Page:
There is never a shortage of information about what you should and should not eat to lose weight. Everyday there is a new “secret” pill or super-food that holds the key to finally helping us fight the bulge. There are however some “secrets” that turn out to be useless information or maybe they work for some people and don’t work for others.
Television personality and physician, Dr. Oz, tackles 5 common—and potentially misleading—pieces of advice to help you rule out bogus weight-loss methods.
Look through the list and you might find that the reason you have not been successful in your weight loss is that you had the wrong information.
“Wait Until You’re Hungry to Eat.”
Myth!: By waiting to eat until you’re very hungry, your hunger simply builds and builds until it’s all consuming, causing your appetite to get out of control. In fact, new research reveals that by skipping breakfast, you’ll end up eating more calories in total and making less healthy food choices throughout the day than you would have otherwise. Research also shows that forgoing breakfast activates your body’s insulin response, triggering fat storage and weight gain.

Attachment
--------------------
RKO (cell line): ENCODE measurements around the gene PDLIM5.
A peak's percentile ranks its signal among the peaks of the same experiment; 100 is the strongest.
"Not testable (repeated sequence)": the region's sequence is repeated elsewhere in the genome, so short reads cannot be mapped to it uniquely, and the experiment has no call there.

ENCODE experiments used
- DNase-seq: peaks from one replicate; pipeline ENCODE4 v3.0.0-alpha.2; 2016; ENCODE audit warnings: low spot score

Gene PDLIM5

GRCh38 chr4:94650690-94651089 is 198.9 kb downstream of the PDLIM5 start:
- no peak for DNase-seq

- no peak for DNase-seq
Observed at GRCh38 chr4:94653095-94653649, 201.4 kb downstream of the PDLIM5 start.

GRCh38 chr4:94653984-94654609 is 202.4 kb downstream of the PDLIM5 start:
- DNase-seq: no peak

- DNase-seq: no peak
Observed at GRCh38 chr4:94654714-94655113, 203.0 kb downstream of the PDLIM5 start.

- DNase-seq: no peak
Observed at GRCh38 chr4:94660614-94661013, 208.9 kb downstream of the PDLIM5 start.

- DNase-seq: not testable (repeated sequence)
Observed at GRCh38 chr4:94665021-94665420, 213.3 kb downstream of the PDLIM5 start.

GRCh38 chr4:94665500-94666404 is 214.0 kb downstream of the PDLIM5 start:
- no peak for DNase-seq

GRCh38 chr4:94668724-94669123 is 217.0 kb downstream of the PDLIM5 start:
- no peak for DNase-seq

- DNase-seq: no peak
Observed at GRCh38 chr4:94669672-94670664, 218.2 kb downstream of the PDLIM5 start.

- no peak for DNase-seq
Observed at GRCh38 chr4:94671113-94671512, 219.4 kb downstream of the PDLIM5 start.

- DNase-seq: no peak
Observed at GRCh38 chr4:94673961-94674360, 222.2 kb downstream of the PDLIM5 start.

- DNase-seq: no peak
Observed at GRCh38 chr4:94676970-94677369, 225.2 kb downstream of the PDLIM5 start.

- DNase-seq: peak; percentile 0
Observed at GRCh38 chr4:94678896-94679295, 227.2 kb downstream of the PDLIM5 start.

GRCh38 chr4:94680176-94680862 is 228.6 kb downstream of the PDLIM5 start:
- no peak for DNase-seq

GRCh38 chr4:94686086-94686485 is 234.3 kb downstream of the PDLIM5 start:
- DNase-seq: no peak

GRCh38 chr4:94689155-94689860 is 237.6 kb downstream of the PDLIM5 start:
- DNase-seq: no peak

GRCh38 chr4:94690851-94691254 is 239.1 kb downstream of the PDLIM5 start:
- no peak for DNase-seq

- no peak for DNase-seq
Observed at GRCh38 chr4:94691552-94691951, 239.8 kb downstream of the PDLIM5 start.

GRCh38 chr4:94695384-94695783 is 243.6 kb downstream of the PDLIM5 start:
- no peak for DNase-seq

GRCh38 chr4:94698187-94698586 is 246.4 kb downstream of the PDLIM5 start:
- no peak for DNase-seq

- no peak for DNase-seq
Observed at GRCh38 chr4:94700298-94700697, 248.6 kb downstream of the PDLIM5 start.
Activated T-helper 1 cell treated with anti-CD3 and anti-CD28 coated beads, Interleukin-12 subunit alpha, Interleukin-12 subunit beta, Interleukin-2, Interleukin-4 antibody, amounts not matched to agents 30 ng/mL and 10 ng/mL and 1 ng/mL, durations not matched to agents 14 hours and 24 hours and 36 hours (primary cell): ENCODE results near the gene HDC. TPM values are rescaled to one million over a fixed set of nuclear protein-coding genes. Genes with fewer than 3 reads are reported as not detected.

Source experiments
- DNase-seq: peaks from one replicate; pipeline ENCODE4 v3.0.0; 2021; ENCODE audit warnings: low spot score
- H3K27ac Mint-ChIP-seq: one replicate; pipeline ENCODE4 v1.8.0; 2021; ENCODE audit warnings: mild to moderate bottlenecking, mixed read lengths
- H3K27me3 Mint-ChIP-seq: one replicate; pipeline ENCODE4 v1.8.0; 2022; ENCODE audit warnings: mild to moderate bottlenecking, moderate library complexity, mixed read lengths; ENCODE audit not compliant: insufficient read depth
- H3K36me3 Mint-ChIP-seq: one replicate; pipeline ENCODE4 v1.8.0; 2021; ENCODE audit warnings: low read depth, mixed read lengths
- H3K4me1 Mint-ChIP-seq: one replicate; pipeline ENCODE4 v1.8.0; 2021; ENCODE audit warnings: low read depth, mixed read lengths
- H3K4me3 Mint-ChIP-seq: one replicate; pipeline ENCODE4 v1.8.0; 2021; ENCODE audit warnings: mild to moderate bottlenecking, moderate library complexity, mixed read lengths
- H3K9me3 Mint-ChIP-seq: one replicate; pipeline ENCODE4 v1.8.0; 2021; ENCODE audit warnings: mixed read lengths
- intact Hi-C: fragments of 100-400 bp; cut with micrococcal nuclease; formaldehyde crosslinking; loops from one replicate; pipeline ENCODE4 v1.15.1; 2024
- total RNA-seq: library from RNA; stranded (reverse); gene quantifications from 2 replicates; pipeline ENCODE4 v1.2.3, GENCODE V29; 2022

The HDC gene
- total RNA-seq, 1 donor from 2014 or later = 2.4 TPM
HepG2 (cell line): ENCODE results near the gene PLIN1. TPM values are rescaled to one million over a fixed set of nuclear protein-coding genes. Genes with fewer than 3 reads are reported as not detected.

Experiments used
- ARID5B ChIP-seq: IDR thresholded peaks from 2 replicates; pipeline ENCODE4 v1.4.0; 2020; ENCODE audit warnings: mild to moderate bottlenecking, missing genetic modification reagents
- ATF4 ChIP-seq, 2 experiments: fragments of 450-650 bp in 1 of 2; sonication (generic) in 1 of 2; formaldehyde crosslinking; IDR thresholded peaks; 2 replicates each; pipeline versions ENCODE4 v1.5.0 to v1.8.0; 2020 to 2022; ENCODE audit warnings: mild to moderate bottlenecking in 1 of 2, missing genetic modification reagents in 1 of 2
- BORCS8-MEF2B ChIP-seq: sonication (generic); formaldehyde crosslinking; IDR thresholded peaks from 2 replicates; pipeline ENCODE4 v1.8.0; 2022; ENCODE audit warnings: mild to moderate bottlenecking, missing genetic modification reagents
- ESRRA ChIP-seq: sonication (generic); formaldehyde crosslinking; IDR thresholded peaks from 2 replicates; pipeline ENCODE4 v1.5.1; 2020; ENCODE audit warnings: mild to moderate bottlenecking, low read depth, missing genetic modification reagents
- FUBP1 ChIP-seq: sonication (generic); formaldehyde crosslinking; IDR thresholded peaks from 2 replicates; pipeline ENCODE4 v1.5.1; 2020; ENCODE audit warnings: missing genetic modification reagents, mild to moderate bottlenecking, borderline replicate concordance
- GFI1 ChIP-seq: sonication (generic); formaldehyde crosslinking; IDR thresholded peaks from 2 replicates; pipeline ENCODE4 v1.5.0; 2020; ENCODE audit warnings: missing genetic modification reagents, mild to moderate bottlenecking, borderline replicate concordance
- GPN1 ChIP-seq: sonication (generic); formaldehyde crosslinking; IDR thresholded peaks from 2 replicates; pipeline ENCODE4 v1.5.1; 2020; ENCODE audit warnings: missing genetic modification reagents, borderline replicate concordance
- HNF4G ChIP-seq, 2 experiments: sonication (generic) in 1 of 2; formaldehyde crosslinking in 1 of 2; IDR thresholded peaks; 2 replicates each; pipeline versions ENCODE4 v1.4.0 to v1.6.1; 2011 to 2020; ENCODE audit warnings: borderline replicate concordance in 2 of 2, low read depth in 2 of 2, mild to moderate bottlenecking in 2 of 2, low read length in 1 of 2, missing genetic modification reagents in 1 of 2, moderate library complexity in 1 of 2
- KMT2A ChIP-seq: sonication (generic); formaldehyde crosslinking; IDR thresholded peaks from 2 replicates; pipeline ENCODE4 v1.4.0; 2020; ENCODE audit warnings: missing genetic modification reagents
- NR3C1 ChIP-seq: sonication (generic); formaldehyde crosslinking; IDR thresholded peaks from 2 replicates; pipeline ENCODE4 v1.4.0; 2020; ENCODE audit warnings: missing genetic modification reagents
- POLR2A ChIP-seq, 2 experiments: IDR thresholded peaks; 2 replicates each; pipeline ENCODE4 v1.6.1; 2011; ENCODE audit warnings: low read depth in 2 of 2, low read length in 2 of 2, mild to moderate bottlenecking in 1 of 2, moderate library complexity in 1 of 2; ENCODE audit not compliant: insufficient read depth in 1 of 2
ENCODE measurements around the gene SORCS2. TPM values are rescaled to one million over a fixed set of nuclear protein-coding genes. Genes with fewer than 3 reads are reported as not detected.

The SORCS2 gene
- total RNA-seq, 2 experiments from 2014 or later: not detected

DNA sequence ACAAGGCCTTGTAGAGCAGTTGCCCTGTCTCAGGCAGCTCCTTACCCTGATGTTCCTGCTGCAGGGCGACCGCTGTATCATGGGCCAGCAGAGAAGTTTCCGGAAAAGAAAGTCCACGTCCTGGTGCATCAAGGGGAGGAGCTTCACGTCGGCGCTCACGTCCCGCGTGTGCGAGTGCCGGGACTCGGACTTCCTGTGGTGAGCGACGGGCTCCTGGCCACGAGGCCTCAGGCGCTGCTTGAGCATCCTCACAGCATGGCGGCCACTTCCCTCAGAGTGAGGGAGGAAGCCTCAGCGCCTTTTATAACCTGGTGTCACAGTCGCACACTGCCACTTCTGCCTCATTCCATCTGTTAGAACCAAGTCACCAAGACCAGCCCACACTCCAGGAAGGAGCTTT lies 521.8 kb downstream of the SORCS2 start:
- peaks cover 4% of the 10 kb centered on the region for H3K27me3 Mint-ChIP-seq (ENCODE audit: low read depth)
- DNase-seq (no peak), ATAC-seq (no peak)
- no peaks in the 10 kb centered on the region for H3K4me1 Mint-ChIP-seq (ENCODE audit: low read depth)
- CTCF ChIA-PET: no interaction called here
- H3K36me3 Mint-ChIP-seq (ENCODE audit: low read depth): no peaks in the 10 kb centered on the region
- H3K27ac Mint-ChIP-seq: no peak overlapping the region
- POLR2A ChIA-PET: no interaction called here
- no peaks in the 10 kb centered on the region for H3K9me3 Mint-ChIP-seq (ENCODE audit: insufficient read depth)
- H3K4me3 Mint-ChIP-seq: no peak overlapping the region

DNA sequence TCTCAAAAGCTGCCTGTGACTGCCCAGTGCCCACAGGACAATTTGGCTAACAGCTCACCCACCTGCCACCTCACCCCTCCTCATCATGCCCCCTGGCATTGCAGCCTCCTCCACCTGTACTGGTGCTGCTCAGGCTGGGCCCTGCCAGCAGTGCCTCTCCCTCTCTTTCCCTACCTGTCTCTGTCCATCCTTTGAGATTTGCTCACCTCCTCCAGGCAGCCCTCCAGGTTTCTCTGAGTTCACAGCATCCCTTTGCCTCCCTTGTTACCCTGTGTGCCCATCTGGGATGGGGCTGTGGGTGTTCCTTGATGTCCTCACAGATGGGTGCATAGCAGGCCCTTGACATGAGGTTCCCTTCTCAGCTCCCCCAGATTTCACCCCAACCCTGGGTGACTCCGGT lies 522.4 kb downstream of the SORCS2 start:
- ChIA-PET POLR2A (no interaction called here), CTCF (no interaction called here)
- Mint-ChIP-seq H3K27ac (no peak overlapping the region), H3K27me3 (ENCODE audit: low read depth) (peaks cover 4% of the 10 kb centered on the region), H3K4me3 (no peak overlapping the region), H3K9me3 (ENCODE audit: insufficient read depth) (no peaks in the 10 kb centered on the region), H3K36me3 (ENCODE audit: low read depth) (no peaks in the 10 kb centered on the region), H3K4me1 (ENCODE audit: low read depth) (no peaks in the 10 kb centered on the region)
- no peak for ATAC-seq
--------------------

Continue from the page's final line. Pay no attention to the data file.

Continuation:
Bottom line: Never skip breakfast. In general, don’t wait until you’re ravenous to eat, which can tempt you to reach for junk foods loaded with refined carbs, sugar and trans fats. Be sure to eat every few hours throughout the day, including breakfast, lunch and dinner, and incorporate a few healthy snacks in between to keep your appetite in check. Lastly, consider monitoring your hunger by measuring your appetite on a scale of 1 (starving) to 10 (full). If you wait to eat until your hunger is at level 1, you’re more likely to binge.
“Your Metabolism Makes You Fat.”
Truth!: Your thyroid, the butterfly-shaped gland located in your neck right below the Adam’s apple, pumps out hormones that control metabolism throughout the body. But sometimes a medical condition called hypothyroidism occurs, which can slow down production of these hormones. As a result, the digestive process in your gut slows down, causing bloating and weight gain. However, hypothyroidism impacts only about 5 percent of the population. Consuming too many calories, not exercising enough, genetics, family history and unhealthy habits, such as skipping breakfast and not getting enough sleep, are the reasons behind most weight gain. In addition to unexplained weight gain, other symptoms of hypothyroidism include dry skin, daily fatigue and coarse or brittle hair. If you suspect you may have hypothyroidism, ask your doctor to check by performing a simple blood test.